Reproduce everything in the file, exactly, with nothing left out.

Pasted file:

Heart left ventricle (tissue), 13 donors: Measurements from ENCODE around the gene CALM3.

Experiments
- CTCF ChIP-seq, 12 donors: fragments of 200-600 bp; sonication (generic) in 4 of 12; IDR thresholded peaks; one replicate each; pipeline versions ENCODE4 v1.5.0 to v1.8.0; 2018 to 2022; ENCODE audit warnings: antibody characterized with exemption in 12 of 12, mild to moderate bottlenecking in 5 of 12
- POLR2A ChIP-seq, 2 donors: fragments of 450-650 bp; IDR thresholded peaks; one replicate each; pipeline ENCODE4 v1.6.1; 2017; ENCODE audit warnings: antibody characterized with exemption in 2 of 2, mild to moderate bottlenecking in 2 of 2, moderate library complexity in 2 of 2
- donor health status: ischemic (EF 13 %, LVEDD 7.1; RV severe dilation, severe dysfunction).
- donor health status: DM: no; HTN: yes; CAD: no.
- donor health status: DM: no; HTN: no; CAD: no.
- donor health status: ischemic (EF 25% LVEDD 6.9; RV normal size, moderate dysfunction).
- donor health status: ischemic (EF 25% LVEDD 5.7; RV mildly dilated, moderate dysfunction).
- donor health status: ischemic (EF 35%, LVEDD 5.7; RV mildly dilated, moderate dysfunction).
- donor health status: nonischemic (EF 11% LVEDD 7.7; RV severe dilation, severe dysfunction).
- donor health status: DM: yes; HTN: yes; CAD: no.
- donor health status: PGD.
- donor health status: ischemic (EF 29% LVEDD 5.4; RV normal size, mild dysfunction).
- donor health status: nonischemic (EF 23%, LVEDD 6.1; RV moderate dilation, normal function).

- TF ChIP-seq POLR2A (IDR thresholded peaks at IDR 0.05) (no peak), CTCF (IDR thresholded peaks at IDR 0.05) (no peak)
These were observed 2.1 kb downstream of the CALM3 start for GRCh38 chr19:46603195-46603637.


Heart left ventricle (tissue), 13 donors: Measurements from ENCODE around the gene CALM3.

Experiments
- CTCF ChIP-seq, 12 donors: fragments of 200-600 bp; sonication (generic) in 4 of 12; IDR thresholded peaks; one replicate each; pipeline versions ENCODE4 v1.5.0 to v1.8.0; 2018 to 2022; ENCODE audit warnings: antibody characterized with exemption in 12 of 12, mild to moderate bottlenecking in 5 of 12
- POLR2A ChIP-seq, 2 donors: fragments of 450-650 bp; IDR thresholded peaks; one replicate each; pipeline ENCODE4 v1.6.1; 2017; ENCODE audit warnings: antibody characterized with exemption in 2 of 2, mild to moderate bottlenecking in 2 of 2, moderate library complexity in 2 of 2
- donor health status: ischemic (EF 13 %, LVEDD 7.1; RV severe dilation, severe dysfunction).
- donor health status: DM: no; HTN: yes; CAD: no.
- donor health status: DM: no; HTN: no; CAD: no.
- donor health status: ischemic (EF 25% LVEDD 6.9; RV normal size, moderate dysfunction).
- donor health status: ischemic (EF 25% LVEDD 5.7; RV mildly dilated, moderate dysfunction).
- donor health status: ischemic (EF 35%, LVEDD 5.7; RV mildly dilated, moderate dysfunction).
- donor health status: nonischemic (EF 11% LVEDD 7.7; RV severe dilation, severe dysfunction).
- donor health status: DM: yes; HTN: yes; CAD: no.
- donor health status: PGD.
- donor health status: ischemic (EF 29% LVEDD 5.4; RV normal size, mild dysfunction).
- donor health status: nonischemic (EF 23%, LVEDD 6.1; RV moderate dilation, normal function).

- TF ChIP-seq POLR2A (IDR thresholded peaks at IDR 0.05) (no peak), CTCF (IDR thresholded peaks at IDR 0.05) (no peak)
These were observed 2.1 kb downstream of the CALM3 start for GRCh38 chr19:46603195-46603637.